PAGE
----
An enlightened conscience will never change. Its testimony will be louder and louder in favor of truth for ever. There must be a change or there can be no inward peace; and this change must plainly be in the heart, and not in the conscience.
Most sinners are waiting to hear some different kind of preaching; and sometimes they will pass through one revival after another, because the means, as they think, are not adapted to their case. Sometimes they hear preaching that pleases their hearts, but then their consciences are not enough impressed, to do them any good. And then again, they hear preaching that impresses their consciences; but their hearts rise up in rebellion.
Now if they could only hear some preaching, or God could use some means, that they would please both their conscience and their heart, they think they should be converted. But such means cannot possibly be used while the heart, and conscience are opposed to each other. Sinner, there is no use in your waiting. To expect God, or any body else, to satisfy you before you are converted, is vain; and if you wait for such an event you will wait, until you are in the depths of hell.
XIV. Sinners ought not to desire that means should be used to please their hearts, while they are in their sins. If any preaching, or means, make you feel pleasantly; if your heart is delighted with it, rest assured, that these means will do you no good. They will only deceive you, and make you overlook the necessity of a change of heart.
XV. You can see the nature of hell torments. Sinners are often thrown into great agony in this life, by the internal struggles, and janglings of their consciences and hearts. Now let them go into eternity with their hearts unchanged. Let the full blaze of eternity's light be poured upon their consciences; and with a heart at enmity against God, what horrible rebellion, what insupportable conflicting, and quarreling with self, and with God, will the sinner experience.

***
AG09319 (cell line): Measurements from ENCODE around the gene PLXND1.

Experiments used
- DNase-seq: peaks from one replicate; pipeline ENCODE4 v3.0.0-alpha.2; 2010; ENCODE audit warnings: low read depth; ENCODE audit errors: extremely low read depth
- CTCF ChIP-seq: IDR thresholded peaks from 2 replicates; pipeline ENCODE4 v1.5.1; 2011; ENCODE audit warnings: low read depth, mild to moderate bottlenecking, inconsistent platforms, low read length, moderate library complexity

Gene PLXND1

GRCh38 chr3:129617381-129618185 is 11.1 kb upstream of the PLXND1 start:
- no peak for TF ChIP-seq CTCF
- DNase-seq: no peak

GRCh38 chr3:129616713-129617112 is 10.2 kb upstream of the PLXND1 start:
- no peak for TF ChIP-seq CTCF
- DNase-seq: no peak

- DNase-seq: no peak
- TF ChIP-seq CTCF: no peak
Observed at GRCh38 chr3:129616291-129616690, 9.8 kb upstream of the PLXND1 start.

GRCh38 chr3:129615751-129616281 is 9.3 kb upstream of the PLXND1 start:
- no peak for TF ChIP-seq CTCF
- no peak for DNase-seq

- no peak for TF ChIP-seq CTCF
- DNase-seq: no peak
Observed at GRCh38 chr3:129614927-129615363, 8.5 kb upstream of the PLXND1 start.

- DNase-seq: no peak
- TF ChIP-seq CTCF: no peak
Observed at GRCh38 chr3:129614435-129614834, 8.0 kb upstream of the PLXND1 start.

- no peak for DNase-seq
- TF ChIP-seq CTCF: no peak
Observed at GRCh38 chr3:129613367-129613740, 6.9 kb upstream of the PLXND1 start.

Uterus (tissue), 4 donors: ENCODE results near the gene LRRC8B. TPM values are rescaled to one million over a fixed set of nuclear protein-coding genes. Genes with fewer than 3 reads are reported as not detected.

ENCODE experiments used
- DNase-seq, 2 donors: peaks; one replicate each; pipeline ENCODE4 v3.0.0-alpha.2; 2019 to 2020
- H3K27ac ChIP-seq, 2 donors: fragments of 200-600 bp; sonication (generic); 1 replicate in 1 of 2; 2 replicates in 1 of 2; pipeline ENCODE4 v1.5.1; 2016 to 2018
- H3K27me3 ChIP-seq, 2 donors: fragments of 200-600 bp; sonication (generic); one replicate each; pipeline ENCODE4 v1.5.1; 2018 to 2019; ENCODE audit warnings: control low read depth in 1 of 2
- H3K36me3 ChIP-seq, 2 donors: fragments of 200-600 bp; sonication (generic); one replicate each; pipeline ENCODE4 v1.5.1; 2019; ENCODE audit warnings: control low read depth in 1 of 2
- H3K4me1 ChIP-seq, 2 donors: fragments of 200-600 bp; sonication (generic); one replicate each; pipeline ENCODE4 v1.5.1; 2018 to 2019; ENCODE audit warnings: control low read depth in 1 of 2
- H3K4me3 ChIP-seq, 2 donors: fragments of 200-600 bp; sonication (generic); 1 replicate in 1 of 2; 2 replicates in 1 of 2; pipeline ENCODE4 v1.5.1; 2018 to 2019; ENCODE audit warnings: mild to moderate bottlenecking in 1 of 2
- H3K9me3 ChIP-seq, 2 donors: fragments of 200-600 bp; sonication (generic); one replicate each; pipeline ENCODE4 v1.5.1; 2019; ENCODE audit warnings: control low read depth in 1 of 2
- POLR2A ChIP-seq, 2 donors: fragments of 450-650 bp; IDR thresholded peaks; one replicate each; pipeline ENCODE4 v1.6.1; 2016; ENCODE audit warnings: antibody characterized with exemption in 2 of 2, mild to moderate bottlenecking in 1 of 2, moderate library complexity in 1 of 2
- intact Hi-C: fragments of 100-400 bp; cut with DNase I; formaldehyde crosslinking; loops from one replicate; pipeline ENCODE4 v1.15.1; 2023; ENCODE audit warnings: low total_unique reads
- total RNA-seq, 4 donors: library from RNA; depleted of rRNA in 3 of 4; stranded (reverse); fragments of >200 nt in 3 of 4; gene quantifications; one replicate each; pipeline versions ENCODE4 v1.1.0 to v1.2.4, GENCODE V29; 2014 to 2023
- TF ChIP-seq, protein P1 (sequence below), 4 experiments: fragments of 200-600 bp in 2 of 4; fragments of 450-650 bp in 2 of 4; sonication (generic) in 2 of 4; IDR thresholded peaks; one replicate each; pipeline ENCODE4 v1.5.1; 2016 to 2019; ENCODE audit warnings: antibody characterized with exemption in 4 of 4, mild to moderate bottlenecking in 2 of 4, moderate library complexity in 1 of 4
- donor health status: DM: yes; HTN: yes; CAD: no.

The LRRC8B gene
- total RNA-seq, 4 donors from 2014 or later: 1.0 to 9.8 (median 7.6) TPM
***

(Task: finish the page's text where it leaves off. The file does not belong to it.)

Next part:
Lastly. Sinners should not follow their feelings, but obey the voice of conscience. In other cases, where sinners find their feelings, opposed to their better judgement, they will often set down their foot, and resist the current of their feelings. They will say, I am not going to be carried away, and throw up the reins to my feelings, I must exercise my judgment. I must act like a reasonable being. But oh, on the subject of religion, how perfectly men give themselves up to their wicked hearts. Sinner, you ought this moment to come forth promptly, and act like a man, and say you will not go another step in the way of death. Why throw up the reigns, and give loose to passion? Why drive with such furious haste to hell? Why suffer yourself to be carried hither and thither, by every gush of feeling, and by every breathe of emotion that passes over the surface of your soul? Why sinner, if you do not exercise your reason; if you do not listen to the voice of conscience; if you do not gather up the reigns; gird up your loins, and address yourself to the work of your salvation like a man. If you do not make up your mind to resist the whole tide of your carnal feelings, and put yourself under the clear blaze of heaven's light; and when conscience gives forth its verdict, unless you will promptly obey, you must die in your sins; and now will you here, in the house of God, while your character, and danger are before you; while mercy waits to save, and death brandishes his weapon to destroy, while heaven calls, and hell groans; while the spirit strives, and Christians pray, will you have the moral courage; the decision of character, the honesty, and manhood, to resolve on immediate submission to Jesus Christ?